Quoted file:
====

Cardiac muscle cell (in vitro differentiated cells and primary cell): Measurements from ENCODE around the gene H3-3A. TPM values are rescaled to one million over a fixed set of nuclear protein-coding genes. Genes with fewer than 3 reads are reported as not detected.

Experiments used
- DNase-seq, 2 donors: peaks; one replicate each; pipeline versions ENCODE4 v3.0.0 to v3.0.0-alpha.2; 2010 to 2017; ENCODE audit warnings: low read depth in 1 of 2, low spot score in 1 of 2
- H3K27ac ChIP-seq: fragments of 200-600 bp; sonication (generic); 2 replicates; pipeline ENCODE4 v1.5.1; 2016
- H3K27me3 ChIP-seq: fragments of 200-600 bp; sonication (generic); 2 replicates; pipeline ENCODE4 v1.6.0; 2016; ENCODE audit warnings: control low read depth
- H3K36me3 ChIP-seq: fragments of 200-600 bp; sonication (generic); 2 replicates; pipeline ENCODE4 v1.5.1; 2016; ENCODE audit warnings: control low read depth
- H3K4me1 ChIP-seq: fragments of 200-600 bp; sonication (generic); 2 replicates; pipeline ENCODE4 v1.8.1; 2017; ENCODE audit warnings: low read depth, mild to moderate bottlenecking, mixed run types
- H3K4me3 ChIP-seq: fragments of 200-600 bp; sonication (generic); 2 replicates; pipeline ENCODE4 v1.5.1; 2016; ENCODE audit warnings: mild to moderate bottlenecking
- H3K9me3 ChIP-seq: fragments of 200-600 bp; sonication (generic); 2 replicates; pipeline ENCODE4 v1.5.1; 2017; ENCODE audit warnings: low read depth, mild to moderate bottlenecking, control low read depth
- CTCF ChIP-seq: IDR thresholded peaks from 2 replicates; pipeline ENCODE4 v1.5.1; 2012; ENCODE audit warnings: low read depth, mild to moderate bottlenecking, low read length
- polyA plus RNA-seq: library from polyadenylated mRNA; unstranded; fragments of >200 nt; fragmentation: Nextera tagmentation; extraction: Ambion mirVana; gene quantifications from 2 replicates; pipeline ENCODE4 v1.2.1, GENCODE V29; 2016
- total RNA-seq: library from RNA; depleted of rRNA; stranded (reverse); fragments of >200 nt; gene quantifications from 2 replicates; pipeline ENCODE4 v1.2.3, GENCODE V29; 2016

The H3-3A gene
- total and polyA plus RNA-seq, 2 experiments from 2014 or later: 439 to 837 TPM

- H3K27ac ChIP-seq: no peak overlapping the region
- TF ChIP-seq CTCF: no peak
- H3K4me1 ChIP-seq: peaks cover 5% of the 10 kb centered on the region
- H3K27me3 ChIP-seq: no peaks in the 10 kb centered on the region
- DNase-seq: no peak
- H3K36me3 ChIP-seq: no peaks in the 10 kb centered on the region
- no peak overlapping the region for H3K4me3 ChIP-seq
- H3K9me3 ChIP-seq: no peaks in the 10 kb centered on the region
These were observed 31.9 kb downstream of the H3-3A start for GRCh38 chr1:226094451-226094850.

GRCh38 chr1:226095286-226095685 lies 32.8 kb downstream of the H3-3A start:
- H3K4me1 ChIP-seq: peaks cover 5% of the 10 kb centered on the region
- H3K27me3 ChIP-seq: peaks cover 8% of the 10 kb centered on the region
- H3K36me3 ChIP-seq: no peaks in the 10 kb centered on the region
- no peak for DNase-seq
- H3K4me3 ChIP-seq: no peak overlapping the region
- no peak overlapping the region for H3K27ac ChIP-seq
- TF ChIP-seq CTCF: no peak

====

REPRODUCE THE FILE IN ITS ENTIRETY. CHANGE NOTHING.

Cardiac muscle cell (in vitro differentiated cells and primary cell): Measurements from ENCODE around the gene H3-3A. TPM values are rescaled to one million over a fixed set of nuclear protein-coding genes. Genes with fewer than 3 reads are reported as not detected.

Experiments used
- DNase-seq, 2 donors: peaks; one replicate each; pipeline versions ENCODE4 v3.0.0 to v3.0.0-alpha.2; 2010 to 2017; ENCODE audit warnings: low read depth in 1 of 2, low spot score in 1 of 2
- H3K27ac ChIP-seq: fragments of 200-600 bp; sonication (generic); 2 replicates; pipeline ENCODE4 v1.5.1; 2016
- H3K27me3 ChIP-seq: fragments of 200-600 bp; sonication (generic); 2 replicates; pipeline ENCODE4 v1.6.0; 2016; ENCODE audit warnings: control low read depth
- H3K36me3 ChIP-seq: fragments of 200-600 bp; sonication (generic); 2 replicates; pipeline ENCODE4 v1.5.1; 2016; ENCODE audit warnings: control low read depth
- H3K4me1 ChIP-seq: fragments of 200-600 bp; sonication (generic); 2 replicates; pipeline ENCODE4 v1.8.1; 2017; ENCODE audit warnings: low read depth, mild to moderate bottlenecking, mixed run types
- H3K4me3 ChIP-seq: fragments of 200-600 bp; sonication (generic); 2 replicates; pipeline ENCODE4 v1.5.1; 2016; ENCODE audit warnings: mild to moderate bottlenecking
- H3K9me3 ChIP-seq: fragments of 200-600 bp; sonication (generic); 2 replicates; pipeline ENCODE4 v1.5.1; 2017; ENCODE audit warnings: low read depth, mild to moderate bottlenecking, control low read depth
- CTCF ChIP-seq: IDR thresholded peaks from 2 replicates; pipeline ENCODE4 v1.5.1; 2012; ENCODE audit warnings: low read depth, mild to moderate bottlenecking, low read length
- polyA plus RNA-seq: library from polyadenylated mRNA; unstranded; fragments of >200 nt; fragmentation: Nextera tagmentation; extraction: Ambion mirVana; gene quantifications from 2 replicates; pipeline ENCODE4 v1.2.1, GENCODE V29; 2016
- total RNA-seq: library from RNA; depleted of rRNA; stranded (reverse); fragments of >200 nt; gene quantifications from 2 replicates; pipeline ENCODE4 v1.2.3, GENCODE V29; 2016

The H3-3A gene
- total and polyA plus RNA-seq, 2 experiments from 2014 or later: 439 to 837 TPM

- H3K27ac ChIP-seq: no peak overlapping the region
- TF ChIP-seq CTCF: no peak
- H3K4me1 ChIP-seq: peaks cover 5% of the 10 kb centered on the region
- H3K27me3 ChIP-seq: no peaks in the 10 kb centered on the region
- DNase-seq: no peak
- H3K36me3 ChIP-seq: no peaks in the 10 kb centered on the region
- no peak overlapping the region for H3K4me3 ChIP-seq
- H3K9me3 ChIP-seq: no peaks in the 10 kb centered on the region
These were observed 31.9 kb downstream of the H3-3A start for GRCh38 chr1:226094451-226094850.

GRCh38 chr1:226095286-226095685 lies 32.8 kb downstream of the H3-3A start:
- H3K4me1 ChIP-seq: peaks cover 5% of the 10 kb centered on the region
- H3K27me3 ChIP-seq: peaks cover 8% of the 10 kb centered on the region
- H3K36me3 ChIP-seq: no peaks in the 10 kb centered on the region
- no peak for DNase-seq
- H3K4me3 ChIP-seq: no peak overlapping the region
- no peak overlapping the region for H3K27ac ChIP-seq
- TF ChIP-seq CTCF: no peak